The World Health Organization has called the next few years ‘The Decade of Action on Nutrition’. Their website quotes startling statistics that 1.5 billion people are overweight or obese and that, worldwide, 2.6 million die each year because of this. It's no secret that we, as a society, are growing fatter and that being obese is now also considered to be a form of malnourishment. Government initiatives all over the world are now targeting this subset of the population in order to greatly reduce their health care costs. In the USA, for example, obesity-related conditions cost hundreds of billions of dollars each year. But it's not just developed countries in the West that are dealing with obesity.
Unfortunately, other countries that used to have a very low prevalence of obesity are now starting to catch up as well. Because Asian countries have adopted these Western cultures more and more, obesity is now a global epidemic.
If we look at it as a disease on its own, obesity is a multifactorial one. Genetics, hormones, behavioral aspects, sedentary lifestyles, high-calorie diets, targeted marketing campaigns and misinformation by health professionals are all to blame. The multitude of causes certainly presents a lot of challenges in the treatment. But, at the same time, it also means that there are plenty of avenues that can be used to tackle it. And, reducing obesity-related morbidity should absolutely be regarded as a priority.
Obesity, whether measured by body mass index (BMI) or waist circumference, has been linked by many clinical studies as a good predictor of earlier death. This is because obesity increases a person's risk for heart disease, stroke, cancer, sleep apnea, arthritis, diabetes, kidney disease, fatty liver disease and so many other illnesses. With this long list of consequences, getting into a healthy BMI range is indeed a weighty matter.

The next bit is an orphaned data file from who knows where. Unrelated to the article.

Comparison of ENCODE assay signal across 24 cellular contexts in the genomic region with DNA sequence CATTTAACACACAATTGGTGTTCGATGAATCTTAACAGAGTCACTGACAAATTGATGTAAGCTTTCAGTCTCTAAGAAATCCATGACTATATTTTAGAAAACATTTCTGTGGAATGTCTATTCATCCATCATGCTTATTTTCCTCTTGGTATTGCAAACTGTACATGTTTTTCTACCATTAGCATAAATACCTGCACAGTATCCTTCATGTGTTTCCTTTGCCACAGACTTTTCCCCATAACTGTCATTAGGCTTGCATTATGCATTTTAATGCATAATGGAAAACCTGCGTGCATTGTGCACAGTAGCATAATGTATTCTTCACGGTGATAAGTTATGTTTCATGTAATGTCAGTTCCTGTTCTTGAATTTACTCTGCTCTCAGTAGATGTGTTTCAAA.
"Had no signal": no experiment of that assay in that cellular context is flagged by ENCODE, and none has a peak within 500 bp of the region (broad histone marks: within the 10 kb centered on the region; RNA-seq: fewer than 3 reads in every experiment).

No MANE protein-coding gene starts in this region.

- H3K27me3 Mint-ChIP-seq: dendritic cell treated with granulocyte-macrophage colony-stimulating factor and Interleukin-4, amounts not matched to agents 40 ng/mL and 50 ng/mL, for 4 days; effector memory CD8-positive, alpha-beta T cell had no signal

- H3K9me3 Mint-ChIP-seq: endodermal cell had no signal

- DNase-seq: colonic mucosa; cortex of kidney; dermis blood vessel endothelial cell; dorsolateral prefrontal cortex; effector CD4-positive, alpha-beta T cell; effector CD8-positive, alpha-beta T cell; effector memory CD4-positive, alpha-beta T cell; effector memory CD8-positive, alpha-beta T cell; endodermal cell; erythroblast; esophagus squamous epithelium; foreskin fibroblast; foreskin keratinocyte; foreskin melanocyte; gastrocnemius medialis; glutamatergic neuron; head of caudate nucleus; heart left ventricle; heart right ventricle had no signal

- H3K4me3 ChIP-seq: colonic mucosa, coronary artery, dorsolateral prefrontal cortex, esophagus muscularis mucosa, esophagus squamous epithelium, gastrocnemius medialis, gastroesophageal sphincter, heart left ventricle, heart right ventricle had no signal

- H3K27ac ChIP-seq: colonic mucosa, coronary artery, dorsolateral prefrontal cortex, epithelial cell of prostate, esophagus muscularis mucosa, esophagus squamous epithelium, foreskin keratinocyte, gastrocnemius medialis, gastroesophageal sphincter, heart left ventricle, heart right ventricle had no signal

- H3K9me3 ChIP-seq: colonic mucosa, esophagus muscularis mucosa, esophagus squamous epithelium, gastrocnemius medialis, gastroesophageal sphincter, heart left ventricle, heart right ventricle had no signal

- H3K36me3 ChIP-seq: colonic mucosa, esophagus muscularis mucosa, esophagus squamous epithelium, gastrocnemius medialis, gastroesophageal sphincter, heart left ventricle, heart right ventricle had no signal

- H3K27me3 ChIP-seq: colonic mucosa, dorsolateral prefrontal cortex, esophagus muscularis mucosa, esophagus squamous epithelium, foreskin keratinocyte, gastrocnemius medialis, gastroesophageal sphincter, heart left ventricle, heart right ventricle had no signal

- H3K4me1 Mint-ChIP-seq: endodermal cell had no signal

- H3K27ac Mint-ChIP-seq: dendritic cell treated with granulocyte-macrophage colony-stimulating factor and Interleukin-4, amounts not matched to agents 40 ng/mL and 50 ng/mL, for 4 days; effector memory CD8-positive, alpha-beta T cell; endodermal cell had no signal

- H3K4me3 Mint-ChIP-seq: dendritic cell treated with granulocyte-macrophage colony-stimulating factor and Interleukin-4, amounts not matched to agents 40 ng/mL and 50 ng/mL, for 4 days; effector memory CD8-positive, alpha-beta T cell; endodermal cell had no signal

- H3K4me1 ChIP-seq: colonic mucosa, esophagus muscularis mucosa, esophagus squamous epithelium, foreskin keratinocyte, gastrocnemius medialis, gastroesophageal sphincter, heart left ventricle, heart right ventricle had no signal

There are various ways to do this. One way that many people use is a weight loss program. There are literally hundreds of types available and it all comes down to choosing the one most compatible with your body and lifestyle. Although it may sound great to lose weight as fast as possible, a good program should actually aim for gradual weight loss rather than an abrupt one. This prevents shocking and crashing the body’s metabolic rate and avoids the inevitable regaining of weight. The person's current state of health should be taken into account and the program should employ sound clinical practice to allow for weight loss without putting the person at risk. It should incorporate physical activity and the teaching of healthy eating habits. In this way, the weight loss becomes sustainable life-long.
It should also be fun!
The weight loss programs at RingWell are all these things. They are run by trained professionals who have your best interests at heart and are dedicated to your success. Contact us today to arrange a consultation and let's help you get back on track.